Circle of Blue, a water and environment news organization, is making a positive difference in the world by putting an “intense focus on water and its relationships to food, energy and health.” We need this commitment more than ever considering the problems arising in the US and around the world as water resources are constrained by population increases, economic development and climate change. It’s also admirable that Circle of Blue has found a successful business model as their type of in-depth, on-the-ground journalism and analysis is becoming harder to find.

James Rose
Vote Solar is a nonprofit grassroots organization working hard to help us fight climate change and foster economic opportunity by bringing solar energy into the mainstream. To help pave the way for a transition to a clean energy economy, Vote Solar’s inspiring work brings together communities in order to remove regulatory roadblocks and promote programs and policies that support solar power.

Chris Hunt
I'm always inspired by the unsung heroes who work quietly outside the spotlight, tirelessly endeavoring to promote positive change.  Doug DeCandia, whom I interviewed as part of Ecocentric’s Our Heroes series, serves as the Food Growing Project Coordinator at the Food Bank for Westchester, managing five gardens where he trains at-risk youths to grow fresh fruits and vegetables for those who are hungry.  The project addresses food insecurity in a smart, innovative manner – and Doug’s efforts remind me that patience, optimism and quiet, tireless hard work go a long way toward changing the world.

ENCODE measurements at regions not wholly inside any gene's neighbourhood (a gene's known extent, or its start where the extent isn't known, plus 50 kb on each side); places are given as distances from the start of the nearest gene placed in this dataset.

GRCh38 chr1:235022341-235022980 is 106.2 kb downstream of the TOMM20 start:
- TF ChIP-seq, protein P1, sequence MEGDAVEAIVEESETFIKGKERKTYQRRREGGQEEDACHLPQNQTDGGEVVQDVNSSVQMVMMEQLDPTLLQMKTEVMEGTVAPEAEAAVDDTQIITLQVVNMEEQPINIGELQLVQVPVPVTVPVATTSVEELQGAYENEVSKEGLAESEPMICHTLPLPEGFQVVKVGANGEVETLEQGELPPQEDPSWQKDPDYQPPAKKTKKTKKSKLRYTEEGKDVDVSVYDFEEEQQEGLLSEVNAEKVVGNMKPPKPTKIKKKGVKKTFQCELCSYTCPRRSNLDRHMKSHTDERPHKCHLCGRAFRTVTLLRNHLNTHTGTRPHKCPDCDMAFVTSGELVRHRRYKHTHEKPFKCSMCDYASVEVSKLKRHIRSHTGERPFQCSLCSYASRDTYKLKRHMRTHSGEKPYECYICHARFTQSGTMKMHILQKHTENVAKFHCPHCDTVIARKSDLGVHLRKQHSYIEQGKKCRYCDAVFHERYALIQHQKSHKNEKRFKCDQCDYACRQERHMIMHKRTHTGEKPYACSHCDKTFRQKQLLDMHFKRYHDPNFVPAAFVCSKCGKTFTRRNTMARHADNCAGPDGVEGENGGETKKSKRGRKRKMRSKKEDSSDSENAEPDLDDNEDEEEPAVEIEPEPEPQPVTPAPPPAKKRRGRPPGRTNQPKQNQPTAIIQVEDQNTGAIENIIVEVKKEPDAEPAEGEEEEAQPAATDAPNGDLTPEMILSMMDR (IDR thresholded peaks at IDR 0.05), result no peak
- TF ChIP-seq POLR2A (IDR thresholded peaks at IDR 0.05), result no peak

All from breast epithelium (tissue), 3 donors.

Jennifer Bunin
A few weeks ago I had the distinct pleasure of speaking with Yoni Landau, co-founder and director of CoFED (the Cooperative Food Empowerment Directive) - a network and training program that empowers students to create ethically-sourced, cooperative food service on college campuses. The CoFED currently supports over 40 student teams in regions across North America that have started an incredible number of food co-operatives, cafes and other collectives. Their organizational network works to directly support students with training events, educational resources and coordination of regional networks. What inspires me about Yoni and co-founder and director Danny Spitzberg’s vision is their unwavering faith in the student body. They saw an opportunity to tap into an incredible resource America’s impassioned youth  and work to provide them with the tools they need to build sustainable businesses and manifest a sustainable future for themselves, their schools and their communities after they graduate. As a semi-recent college graduate who entered into the working world facing a recession that caused many of my peers (and myself) to question our agency and ability to self-sustain and create, I am inspired by Yoni and Danny’s intuition and trust that my generation has the intrinsic power to change our world – and their foresight to give us not only the tools, but the confidence to do so.



Responses to "Blog Action Day: The Power of We"

  1. Ava

    This is not a new situation alert. I have been involved in food co-ops, vegetarian communes, organic farming, food distribution networks for about 40 years. I was at the original Earth Day as a college student in Philadelphia! The big problems still haunt us: how do we spread the weatlth of the earth’s bounty fairly and ecologically, and how do we support sustainable food production while giving back to the community and the planet. The church I go to is now organizing an organic food distribution network and I volunteered to help pick up and deliver. What can you do? Step up, people, and limit the amoung of animal products that you consume each week.